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Bail denied for S.C. mother accused in sons' suffocation deaths

By the CNN Wire Staff
An attorney said Monday that Shaquan Duley, 29, was suffering from mental illness when her sons were killed.
An attorney said Monday that Shaquan Duley, 29, was suffering from mental illness when her sons were killed.
STORY HIGHLIGHTS
  • Shaquan Duley's family argues on her behalf
  • The prosecutor leaves open the possibility of a capital murder trial in the case
  • Duley is accused of killing her two sons before driving their bodies into a river

(CNN) -- A judge in Orangeburg County, South Carolina, denied bail Monday for a woman charged with two counts of murder in the smothering deaths of her two young sons last month.

Shaquan Duley, 29, wiped away tears and held her head in her hand throughout the hearing as relatives and friends asked Judge Edgar Dickson to grant her bail.

"My daughter has never been in trouble with the law until now," said Duley's mother, Helen Duley.

She described her daughter as "a very loving and kindhearted person" and a "good mother [who] truly loves her children and tried to provide the best that she could for them."

Orangeburg County Solicitor David Pascoe, however, argued that bail be denied "due to the severe nature of the allegations" and left open the possibility that he could seek the death penalty against Duley in a capital murder trial.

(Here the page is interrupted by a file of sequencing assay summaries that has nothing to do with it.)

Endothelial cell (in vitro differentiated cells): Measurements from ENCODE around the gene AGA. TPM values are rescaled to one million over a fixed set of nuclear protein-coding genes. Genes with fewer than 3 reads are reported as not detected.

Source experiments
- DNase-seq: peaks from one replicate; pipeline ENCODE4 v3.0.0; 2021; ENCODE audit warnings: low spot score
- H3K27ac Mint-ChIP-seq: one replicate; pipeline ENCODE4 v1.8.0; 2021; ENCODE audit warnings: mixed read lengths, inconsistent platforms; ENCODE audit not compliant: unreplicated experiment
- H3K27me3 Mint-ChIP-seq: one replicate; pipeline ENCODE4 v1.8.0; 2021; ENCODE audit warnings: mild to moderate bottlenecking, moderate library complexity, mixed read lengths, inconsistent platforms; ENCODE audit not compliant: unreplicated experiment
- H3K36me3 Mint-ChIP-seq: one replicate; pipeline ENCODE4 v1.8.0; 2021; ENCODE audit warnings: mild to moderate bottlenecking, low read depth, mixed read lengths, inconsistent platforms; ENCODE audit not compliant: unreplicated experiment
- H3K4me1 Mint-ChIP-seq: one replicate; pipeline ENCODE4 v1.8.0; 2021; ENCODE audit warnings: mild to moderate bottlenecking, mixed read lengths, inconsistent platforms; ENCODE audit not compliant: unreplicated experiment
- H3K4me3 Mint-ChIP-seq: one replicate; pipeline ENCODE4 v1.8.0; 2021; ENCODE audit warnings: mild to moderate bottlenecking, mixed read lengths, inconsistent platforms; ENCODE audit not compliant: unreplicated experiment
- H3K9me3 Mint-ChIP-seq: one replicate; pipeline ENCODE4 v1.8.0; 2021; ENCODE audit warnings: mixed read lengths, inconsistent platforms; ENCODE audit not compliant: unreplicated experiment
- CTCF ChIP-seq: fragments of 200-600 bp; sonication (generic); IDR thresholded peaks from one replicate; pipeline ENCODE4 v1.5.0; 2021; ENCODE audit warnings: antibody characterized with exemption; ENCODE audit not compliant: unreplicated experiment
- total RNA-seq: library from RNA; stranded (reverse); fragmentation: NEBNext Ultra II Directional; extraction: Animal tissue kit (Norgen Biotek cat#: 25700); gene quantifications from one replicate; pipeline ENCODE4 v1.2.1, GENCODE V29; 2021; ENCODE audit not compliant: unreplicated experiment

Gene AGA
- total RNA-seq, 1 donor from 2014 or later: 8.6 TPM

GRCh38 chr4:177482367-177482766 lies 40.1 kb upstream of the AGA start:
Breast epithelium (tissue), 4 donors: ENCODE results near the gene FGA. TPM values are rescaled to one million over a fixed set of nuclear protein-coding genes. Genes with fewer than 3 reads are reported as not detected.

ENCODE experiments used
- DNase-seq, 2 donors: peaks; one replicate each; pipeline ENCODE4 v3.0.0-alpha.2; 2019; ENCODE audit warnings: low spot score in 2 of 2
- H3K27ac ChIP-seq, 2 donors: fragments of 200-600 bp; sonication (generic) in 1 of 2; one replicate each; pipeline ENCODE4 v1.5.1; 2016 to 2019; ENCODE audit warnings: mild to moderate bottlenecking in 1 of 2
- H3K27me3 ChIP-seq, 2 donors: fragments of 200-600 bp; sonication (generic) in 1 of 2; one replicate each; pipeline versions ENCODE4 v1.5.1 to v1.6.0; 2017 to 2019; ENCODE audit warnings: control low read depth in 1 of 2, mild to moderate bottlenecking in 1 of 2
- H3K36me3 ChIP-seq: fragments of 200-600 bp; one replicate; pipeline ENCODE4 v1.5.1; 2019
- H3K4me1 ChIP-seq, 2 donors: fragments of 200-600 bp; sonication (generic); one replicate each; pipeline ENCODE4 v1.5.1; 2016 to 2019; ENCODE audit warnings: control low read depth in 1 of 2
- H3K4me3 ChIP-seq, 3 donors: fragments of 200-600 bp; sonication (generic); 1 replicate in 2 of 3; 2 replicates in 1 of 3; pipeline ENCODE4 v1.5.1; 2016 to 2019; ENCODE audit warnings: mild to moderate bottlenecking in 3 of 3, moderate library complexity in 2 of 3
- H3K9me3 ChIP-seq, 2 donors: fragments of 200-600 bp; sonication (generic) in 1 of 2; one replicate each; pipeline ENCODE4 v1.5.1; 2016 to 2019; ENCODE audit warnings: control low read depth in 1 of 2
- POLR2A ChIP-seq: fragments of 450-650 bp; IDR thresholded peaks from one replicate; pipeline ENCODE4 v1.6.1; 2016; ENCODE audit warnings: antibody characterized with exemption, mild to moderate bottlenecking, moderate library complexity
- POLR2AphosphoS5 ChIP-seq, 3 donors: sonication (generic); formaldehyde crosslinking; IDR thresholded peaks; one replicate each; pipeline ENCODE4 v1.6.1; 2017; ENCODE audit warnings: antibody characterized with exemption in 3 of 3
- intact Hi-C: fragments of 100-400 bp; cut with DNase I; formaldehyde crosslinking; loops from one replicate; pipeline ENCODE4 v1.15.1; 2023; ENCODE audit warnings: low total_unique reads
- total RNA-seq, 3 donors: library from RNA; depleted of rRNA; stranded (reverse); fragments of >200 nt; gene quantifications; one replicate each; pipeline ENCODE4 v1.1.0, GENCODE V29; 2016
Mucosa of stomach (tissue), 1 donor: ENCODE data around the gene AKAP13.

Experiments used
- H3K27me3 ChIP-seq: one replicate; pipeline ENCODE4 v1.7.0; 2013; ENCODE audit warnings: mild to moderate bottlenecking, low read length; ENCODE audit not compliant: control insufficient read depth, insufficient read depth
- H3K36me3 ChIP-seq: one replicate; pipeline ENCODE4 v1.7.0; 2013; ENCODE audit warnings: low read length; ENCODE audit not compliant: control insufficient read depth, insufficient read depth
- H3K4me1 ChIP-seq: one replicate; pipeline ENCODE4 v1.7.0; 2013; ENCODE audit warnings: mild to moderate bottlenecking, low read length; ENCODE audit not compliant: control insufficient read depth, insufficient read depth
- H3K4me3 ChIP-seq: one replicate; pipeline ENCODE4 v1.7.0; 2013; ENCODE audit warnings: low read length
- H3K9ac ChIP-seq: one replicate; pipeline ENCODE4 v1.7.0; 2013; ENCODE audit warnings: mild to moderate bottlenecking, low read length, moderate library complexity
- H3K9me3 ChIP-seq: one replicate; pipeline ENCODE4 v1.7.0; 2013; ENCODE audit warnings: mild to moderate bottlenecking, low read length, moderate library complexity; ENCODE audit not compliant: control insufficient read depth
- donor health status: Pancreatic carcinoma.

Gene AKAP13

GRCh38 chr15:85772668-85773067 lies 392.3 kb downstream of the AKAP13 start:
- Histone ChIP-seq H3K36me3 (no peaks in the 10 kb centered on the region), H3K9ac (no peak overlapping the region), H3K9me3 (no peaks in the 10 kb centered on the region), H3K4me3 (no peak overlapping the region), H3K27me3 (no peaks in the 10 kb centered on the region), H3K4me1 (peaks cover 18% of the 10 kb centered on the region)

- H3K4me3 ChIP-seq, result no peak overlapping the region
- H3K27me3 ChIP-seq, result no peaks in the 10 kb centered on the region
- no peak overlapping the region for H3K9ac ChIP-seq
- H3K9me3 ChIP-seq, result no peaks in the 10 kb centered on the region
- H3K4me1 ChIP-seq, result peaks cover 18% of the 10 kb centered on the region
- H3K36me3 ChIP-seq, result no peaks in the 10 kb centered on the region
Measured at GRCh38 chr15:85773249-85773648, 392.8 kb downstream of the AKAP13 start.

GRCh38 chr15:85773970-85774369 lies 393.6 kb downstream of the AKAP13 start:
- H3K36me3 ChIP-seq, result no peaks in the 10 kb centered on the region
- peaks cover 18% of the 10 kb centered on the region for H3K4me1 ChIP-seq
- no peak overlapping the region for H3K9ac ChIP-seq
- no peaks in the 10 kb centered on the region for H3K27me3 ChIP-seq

Pascoe also said Duley remains a danger to the community and to her 5-year-old daughter, who was not with her at the time of the boys' deaths.

Video: No bail in suffocation deaths
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Authorities say Duley pressed her hand over the mouths of 2-year-old Devean Duley and 1-year-old Ja'van Duley, suffocating them inside a motel room at the Trumps Inn, just outside of Orangeburg, the night of August 15. She then strapped her dead sons into their car seats, drove across town to a boat ramp, put the car in neutral and sent it into a river, they say.

Orangeburg County Sheriff Larry Williams told reporters last month that Duley had no means of taking care of her children.

"She lives with her mother, and her mother was a very, I guess, firm individual," Williams said. "She often talked with her daughter about, I guess, maybe being more of a mother or being more reliable."

The mother and daughter argued the night before the children's bodies were found in Duley's Chrysler sedan, Williams said.

"We believe this is a direct response [to the argument] from Ms. Duley," he said. "I believe she was just fed up with her mother telling her she couldn't take care of the children, and she wasn't taking care of her children, and she just wanted to be free."

On Monday, Duley's attorney, Carl Grant, argued that his client was suffering from mental illness at the time of the killings and had tried to commit suicide as many as three times.

"She is a very quiet, reserved, caring and fun-loving person who loved her children but was going through a very tough time the last three years," Grant said, citing the deaths of two family members, a bout with bone cancer, her unemployment and having to raise three small children by herself.